Joe Straus

State Rep. Dennis Bonnen, R-Angleton, announces at a Capitol press conference that he's accumulated enough votes to be elected speaker of the Texas House in January.Credit Bob Daemmrich / The Texas TribuneEdit | Remove

Pi Ying Huang / The Texas Tribune

From The Texas Tribune:

A blast of retirements and a grim political climate for the GOP could dramatically reshape the future of the Texas Republican delegation.

WASHINGTON – For those closely watching the Texas delegation in Congress, Tuesday night provided lots to chew on.

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The 2018 election season has officially begun in Texas. This weekend marked the neginning of the filing period for all Lone Star candidates who plan to run for public office.

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Two more powerful Texas Republican lawmakers announced their retirements last week, reports The Texas Tribune.

U.S. Rep. Lamar Smith, the influential chairman of the House Science, Space and Technology Committee, announced he will not run for re-election, sparking a flurry of conjecture over who will run for Lamar’s central Texas seat. Lamar has been in Congress for over 30 years.

Bob Daemmerich / The Texas Tribune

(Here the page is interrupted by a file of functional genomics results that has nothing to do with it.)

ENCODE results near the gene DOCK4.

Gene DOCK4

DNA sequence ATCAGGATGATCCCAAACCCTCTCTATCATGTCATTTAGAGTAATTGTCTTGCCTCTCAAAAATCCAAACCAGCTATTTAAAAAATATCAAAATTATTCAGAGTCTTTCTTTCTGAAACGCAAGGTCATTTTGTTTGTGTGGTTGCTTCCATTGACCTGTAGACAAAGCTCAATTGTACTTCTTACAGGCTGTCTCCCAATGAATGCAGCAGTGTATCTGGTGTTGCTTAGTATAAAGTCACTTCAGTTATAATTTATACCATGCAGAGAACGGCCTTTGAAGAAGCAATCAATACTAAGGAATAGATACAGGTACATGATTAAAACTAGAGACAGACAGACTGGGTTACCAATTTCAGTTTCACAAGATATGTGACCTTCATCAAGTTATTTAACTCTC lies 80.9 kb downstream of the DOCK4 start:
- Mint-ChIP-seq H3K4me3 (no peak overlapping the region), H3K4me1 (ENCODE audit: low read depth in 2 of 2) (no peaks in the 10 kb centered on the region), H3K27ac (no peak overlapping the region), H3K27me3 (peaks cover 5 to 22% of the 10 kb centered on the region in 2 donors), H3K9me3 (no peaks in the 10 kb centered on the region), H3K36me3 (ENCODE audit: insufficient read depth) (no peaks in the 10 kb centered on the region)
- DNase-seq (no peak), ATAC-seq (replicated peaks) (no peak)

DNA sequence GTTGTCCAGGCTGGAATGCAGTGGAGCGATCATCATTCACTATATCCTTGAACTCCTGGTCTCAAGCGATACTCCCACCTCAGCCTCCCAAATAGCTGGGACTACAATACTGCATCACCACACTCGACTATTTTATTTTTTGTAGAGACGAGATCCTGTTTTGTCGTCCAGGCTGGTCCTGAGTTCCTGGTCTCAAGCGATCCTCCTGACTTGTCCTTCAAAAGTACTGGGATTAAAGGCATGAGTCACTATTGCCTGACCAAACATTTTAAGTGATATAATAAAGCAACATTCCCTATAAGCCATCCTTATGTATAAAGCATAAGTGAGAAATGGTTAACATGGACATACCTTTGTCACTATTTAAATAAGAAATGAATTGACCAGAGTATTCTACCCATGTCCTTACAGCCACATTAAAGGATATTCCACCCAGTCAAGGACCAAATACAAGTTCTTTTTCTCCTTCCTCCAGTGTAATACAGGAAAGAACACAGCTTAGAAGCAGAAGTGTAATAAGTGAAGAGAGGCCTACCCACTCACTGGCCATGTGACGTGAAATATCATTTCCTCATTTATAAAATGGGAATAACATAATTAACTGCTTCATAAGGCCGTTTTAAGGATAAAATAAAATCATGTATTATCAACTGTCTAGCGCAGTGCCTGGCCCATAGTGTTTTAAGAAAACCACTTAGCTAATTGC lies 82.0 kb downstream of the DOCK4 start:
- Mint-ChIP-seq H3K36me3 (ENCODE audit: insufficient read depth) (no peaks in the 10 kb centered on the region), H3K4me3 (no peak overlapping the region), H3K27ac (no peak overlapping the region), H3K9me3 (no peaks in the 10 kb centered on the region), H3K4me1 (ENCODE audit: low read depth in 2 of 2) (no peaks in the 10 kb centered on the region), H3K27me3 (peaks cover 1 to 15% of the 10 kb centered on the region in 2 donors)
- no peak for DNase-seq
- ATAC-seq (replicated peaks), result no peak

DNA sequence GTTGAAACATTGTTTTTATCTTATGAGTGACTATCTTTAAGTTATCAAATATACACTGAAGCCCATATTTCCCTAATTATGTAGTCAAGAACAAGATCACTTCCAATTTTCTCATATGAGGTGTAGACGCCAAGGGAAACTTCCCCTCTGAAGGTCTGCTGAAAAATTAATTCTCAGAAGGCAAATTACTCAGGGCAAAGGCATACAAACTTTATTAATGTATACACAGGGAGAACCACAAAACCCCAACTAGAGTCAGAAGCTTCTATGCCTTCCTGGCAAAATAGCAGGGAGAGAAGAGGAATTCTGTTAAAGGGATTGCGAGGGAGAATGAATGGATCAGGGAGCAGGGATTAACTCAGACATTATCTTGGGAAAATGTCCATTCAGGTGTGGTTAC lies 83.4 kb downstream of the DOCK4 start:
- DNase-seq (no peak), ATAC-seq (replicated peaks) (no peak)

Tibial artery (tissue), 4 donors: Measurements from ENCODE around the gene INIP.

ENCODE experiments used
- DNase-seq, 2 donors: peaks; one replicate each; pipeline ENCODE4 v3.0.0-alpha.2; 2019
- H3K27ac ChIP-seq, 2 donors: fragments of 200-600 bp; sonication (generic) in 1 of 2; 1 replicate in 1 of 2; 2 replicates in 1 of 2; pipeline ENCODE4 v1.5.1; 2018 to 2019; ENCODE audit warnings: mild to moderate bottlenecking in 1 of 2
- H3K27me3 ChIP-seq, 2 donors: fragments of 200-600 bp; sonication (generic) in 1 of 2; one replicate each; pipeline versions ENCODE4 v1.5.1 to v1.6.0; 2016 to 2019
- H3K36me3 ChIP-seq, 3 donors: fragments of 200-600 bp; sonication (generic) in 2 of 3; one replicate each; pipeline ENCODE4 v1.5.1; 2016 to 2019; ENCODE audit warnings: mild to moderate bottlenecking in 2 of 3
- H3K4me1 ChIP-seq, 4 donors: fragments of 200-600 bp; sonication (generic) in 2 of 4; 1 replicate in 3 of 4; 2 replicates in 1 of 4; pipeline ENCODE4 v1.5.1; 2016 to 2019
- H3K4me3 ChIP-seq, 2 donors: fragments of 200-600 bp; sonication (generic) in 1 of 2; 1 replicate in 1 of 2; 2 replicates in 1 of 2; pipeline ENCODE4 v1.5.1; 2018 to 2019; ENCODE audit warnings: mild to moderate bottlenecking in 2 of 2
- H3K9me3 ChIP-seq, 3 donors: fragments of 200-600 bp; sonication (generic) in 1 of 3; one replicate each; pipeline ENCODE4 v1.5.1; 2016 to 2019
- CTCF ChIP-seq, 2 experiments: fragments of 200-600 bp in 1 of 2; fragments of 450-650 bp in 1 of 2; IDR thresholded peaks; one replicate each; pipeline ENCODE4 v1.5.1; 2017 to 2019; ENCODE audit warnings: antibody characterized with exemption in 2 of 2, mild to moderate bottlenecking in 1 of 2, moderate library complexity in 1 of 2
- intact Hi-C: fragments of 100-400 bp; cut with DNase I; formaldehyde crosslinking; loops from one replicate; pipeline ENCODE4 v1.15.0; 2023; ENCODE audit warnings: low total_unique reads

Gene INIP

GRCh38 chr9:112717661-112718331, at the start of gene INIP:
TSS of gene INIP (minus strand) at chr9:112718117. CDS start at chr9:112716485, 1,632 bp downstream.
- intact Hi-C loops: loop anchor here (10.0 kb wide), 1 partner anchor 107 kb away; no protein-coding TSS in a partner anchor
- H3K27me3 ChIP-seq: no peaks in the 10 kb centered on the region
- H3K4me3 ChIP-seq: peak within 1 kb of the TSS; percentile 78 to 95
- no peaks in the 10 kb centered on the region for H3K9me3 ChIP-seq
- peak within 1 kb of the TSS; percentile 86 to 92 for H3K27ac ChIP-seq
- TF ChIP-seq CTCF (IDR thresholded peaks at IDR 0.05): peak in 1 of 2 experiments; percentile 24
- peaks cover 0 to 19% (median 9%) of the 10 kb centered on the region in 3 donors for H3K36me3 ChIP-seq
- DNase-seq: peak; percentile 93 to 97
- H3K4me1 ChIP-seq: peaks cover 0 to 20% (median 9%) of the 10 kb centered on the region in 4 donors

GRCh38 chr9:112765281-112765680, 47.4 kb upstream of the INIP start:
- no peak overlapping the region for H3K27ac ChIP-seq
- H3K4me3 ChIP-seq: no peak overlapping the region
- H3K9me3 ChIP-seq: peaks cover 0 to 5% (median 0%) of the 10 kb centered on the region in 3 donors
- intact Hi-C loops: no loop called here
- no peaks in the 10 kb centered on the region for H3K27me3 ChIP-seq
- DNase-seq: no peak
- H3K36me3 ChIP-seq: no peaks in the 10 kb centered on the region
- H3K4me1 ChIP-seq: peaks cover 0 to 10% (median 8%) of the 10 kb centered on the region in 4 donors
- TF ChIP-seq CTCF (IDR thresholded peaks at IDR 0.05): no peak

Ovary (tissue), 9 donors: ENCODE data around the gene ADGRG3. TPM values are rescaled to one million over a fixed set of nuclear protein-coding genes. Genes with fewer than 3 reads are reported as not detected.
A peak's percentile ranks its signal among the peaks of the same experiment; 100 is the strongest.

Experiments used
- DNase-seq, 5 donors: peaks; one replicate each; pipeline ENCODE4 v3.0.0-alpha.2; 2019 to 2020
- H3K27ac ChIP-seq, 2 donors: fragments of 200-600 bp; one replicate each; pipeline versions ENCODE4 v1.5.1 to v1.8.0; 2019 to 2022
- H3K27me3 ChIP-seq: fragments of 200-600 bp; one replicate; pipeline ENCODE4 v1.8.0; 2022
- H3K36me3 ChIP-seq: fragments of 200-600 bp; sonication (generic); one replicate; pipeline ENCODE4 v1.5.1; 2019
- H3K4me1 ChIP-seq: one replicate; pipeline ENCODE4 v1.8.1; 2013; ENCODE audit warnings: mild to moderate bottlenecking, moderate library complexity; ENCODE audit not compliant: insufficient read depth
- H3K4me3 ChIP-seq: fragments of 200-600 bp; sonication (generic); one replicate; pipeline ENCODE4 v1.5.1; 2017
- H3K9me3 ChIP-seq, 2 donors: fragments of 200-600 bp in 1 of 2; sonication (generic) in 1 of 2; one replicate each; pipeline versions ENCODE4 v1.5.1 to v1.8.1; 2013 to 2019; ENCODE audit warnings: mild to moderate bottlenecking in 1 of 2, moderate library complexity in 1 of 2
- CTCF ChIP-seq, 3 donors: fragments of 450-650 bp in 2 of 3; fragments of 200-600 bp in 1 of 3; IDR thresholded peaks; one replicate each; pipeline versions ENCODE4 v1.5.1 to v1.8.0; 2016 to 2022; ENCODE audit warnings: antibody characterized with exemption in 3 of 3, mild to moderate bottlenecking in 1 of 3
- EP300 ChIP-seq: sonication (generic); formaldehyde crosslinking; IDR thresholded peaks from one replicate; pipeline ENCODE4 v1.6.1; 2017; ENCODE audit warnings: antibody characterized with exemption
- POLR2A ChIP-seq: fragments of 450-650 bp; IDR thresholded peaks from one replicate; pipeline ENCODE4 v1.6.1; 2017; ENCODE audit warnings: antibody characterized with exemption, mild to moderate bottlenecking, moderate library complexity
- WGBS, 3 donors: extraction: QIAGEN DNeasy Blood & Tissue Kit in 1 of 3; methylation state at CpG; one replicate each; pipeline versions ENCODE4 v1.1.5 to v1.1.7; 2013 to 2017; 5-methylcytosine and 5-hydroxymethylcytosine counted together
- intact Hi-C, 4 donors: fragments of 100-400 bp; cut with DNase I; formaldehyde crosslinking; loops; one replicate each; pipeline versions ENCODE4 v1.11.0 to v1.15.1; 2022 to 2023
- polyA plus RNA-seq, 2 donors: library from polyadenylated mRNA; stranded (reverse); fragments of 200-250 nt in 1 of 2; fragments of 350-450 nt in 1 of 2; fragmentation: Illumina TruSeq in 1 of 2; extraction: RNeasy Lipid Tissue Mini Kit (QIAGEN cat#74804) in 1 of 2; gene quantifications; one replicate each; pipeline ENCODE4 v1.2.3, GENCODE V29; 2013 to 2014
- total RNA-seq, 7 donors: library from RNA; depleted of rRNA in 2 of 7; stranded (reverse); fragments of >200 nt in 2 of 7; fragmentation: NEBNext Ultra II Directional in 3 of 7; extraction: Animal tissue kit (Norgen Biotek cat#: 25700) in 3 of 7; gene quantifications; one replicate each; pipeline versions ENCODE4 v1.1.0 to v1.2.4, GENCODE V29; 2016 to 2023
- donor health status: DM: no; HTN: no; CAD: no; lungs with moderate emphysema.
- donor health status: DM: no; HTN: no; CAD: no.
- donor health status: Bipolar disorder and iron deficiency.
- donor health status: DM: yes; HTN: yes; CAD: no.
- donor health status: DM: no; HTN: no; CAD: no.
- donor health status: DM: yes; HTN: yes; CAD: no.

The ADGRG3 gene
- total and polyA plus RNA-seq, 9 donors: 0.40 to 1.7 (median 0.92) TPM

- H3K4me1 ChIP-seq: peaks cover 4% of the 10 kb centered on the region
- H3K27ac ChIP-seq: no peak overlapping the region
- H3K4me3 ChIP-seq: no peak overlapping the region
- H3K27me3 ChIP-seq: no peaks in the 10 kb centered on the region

From The Texas Tribune:

Texas House Speaker Joe Straus, a San Antonio Republican, announced Wednesday he will not run for re-election. He did not rule out running for higher office.

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The Texas Legislature’s controversial “bathroom bill” generated a strong backlash among the business community this year. The proposal was ultimately stopped, largely due to the moderate leadership of House Speaker Joe Straus.

Now, as The Texas Tribune reports, Straus is putting together a committee to make sure Texas is smart about attracting new companies going forward.

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There are more than 180 monuments to the Confederacy in the state of Texas. A dozen of those are on the grounds of the State Capitol in Austin.

Now, as The Texas Tribune reports, some state lawmakers are doing their best to have those public symbols removed. Efforts to eradicate the Capitol grounds of confederate memorials sharply increased after a woman was killed during a white nationalist rally in Charlottesville, Virginia last month.

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Texas House Speaker Joe Straus has been drawing fire all year from far-right lawmakers, including members of the so-called “Texas Freedom Caucus” in the State House of Representatives, who have called for Straus’s job.

But, as The Texas Tribune reports, Straus is taking the calls for his ouster in stride. Brushing aside complaints that he’s too moderate, Straus welcomed all challengers.

“I don’t own this job,” he said.

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Texas House Speaker Joe Straus has asked the State Preservation Board to remove a plaque in the State Capitol that honors the Confederacy, reports The Austin American-Statesman. Straus and other critics have charged that the plaque distorts history in order to glorify the Confederacy.

Laura Skelding / The Texas Tribune

From The Texas Tribune:

The differences between the state's top legislative leaders will inform the coming Republican primaries, because Dan Patrick and Joe Straus reflect different wings of the Texas GOP.

The guns of August are blazing.